Last week, Dr. Joseph J. Roy, superintendent of the Bethlehem Area School District, issued a public apology after the district’s solicitor inadvertently breached the privacy of a non-binary trans student and their parents in a court filing.
“Our solicitor erroneously and regretfully included, in a voluminous recent filing, personally identifiable information,” Roy said, in an Oct. 28 statement. “On behalf of the district, I apologize to the student and the student’s family for this error.”
“Jane Doe,” and “Roe” are plaintiffs in an antibias lawsuit against BASD and Colonial Intermediate Unit 20 — an educational agency that provides special-needs services to students with disabilities at Freedom High School in Bethlehem, Pa.
On August 25, U.S. District Judge Edward G. Smith of the Eastern District of Pennsylvania granted plaintiffs’ request for anonymity. But on Oct. 16, BASD solicitor John E. Freund 3d inadvertently filed a document that contained Roe’s full name, address, date of birth, student ID number, sensitive medical information and sensitive educational information. In addition, the document disclosed the name, address, mobile phone number and work phone number of Jane Doe and her husband. The document was available online for 12 days before Smith ordered the clerk of courts to seal the document and six other documents filed by Freund.
In his apology, Roy asserted that “the district has employed Mr. Freund and the KingSpry Law firm for many years and have not experienced a similar error over those years. The Bethlehem Area School District is viewed as a leading school district in the Lehigh Valley in respecting and protecting the rights of our LGBTQ students, parents and staff — which makes this error all the more regrettable.”
Doe and Roe’s lawsuit, which was filed in March, alleges that Roe was the victim of anti-trans bias and “torment” while receiving educational and counseling services provided by CIU20 at Freedom High. Doe and Roe are seeking an unspecified amount in damages. Efforts to settle the highly-contentious lawsuit have been unavailing, according to court records.
Roy also expressed his belief that BASD shouldn’t be a defendant in the case. “Finally, I feel compelled to note that our district’s sole role in this lawsuit is that we provide the room where the student’s program occurs,” Roy’s statement concluded. “As the district’s filings make clear, the student resides in another school district and the Colonial Intermediate Unit 20 staff provide the programming for the student. BASD staff do not interact with the student. As a result, BASD should not be included as a respondent and we will continue to seek to be dismissed from the case.”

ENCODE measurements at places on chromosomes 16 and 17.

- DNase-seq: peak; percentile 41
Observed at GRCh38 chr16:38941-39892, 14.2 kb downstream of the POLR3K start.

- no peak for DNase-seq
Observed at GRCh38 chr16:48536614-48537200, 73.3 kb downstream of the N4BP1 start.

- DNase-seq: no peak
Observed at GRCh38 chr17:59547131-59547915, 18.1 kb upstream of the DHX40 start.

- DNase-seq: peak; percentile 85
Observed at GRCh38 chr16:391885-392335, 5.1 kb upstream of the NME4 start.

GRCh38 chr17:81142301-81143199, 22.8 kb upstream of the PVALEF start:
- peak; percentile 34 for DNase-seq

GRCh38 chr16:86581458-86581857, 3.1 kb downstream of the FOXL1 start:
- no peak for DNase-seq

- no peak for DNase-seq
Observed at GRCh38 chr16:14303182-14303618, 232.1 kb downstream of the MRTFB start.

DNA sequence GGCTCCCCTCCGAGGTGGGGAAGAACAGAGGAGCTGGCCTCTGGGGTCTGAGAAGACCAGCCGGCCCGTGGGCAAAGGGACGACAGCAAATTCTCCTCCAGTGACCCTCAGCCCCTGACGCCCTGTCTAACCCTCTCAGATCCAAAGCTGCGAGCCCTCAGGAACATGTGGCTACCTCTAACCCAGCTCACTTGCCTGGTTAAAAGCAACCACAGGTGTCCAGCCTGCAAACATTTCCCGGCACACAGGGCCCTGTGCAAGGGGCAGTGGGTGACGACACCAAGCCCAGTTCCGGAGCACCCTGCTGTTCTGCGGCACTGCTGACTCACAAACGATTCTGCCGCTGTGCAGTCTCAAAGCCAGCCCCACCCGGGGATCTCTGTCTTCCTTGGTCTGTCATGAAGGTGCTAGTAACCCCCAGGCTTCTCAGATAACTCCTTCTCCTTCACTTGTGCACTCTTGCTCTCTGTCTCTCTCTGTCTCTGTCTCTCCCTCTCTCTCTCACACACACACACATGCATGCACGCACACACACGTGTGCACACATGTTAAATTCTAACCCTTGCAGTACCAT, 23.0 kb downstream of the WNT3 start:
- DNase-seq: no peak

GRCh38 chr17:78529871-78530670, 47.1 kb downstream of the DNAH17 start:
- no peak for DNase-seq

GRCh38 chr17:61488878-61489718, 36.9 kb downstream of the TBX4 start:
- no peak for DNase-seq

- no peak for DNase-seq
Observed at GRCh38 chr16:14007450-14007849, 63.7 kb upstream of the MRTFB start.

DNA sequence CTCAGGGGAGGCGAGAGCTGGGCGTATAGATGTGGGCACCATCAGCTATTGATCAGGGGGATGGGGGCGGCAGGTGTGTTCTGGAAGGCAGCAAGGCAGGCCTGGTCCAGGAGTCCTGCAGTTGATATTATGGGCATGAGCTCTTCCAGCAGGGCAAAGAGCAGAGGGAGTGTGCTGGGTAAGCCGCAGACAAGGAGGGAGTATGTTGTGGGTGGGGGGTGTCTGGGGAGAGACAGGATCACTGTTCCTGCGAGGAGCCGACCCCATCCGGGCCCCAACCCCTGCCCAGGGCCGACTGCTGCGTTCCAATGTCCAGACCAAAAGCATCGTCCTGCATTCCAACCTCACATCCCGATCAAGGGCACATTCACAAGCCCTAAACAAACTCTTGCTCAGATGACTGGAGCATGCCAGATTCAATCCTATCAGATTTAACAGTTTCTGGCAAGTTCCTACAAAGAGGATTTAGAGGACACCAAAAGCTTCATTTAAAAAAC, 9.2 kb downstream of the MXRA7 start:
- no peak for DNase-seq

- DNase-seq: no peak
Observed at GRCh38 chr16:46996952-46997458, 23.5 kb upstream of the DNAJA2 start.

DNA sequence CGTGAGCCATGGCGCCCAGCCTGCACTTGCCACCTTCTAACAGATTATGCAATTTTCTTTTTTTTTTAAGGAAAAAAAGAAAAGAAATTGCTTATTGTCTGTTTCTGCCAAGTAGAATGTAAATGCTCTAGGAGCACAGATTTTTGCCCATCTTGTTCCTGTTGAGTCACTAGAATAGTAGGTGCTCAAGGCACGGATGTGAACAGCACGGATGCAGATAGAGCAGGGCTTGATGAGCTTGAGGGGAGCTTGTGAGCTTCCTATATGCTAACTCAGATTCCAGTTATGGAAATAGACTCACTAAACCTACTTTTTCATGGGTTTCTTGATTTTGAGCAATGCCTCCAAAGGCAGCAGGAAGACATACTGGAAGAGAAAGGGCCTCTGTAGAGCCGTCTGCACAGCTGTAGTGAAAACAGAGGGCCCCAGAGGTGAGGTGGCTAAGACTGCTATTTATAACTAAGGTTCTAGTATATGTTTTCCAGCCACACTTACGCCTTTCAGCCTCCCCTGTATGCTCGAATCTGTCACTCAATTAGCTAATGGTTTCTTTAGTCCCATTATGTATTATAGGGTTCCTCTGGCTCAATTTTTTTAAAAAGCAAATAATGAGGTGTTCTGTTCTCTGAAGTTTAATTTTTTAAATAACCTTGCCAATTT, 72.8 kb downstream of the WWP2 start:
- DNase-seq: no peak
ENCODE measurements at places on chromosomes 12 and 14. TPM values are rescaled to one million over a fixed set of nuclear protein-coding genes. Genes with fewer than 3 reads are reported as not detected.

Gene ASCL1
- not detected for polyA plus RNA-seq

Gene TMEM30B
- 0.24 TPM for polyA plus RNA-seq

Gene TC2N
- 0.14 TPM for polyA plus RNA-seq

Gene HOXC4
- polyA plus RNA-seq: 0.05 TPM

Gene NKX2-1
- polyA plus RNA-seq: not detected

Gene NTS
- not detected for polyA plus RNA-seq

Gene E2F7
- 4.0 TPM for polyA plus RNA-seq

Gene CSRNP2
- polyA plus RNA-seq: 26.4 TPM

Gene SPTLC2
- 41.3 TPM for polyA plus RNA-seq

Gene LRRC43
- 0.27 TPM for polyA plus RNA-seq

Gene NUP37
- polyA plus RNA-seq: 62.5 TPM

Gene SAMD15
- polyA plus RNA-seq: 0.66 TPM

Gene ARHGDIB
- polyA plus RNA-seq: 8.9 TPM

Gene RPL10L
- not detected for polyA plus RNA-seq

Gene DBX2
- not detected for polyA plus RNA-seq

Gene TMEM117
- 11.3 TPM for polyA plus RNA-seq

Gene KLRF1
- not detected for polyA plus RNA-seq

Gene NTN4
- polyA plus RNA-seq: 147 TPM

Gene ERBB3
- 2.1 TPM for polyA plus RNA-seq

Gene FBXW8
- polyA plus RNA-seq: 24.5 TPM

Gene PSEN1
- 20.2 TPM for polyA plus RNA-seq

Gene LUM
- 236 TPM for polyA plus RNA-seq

BASD school board members had no comment for this story. An attorney for Doe and Roe also had no comment.
An Oct. 30 email from Freund emphasized that the error was inadvertent, made during the course of attaching exhibits to a legal brief. “This incident was a documentary oversight, and any suggestion otherwise is deeply troubling,” Freund’s email stated.
Freund’s email went on to note: “My firm and I take great pride in the work and support we have done and continue to do with and for the LGBTQ community. We have fully cooperated with [PGN] in the past on other cases we have handled involving LGBTQ matters. I am most disappointed and offended by the insinuation that this was done with any malice or intent to harm Plaintiff or flout the court’s order because nothing could be further from the truth. We can and do support LQBTQ rights while at the same time defend our clients from meritless lawsuits. That is our job.”
Pennsylvania Youth Congress, an advocacy group for LGBTQ youth, issued the following statement: “Whether it was incompetence or cruelty, this is an egregious violation of privacy. Any minor expects and deserves confidentiality in a legal suit. This is certainly essential to LGBT youth and their private personal and medical information, of which public disclosure may subject them to harm. When the privacy of LGBT youth is violated in this manner, the court system becomes a danger to be avoided — discouraging them from pursuing litigation and perpetuating the cycles of disparities.
“The court should not only reprimand the lawyers involved, but severely punish them in this case. Separately, the lawyers involved should be investigated for potentially violating the newly-adopted Pennsylvania Rules for Professional Conduct, which prohibits in Rule 8.4(g) ‘in the practice of law, by words or conduct, knowingly…engage in harassment…based upon…gender identity or expression.’”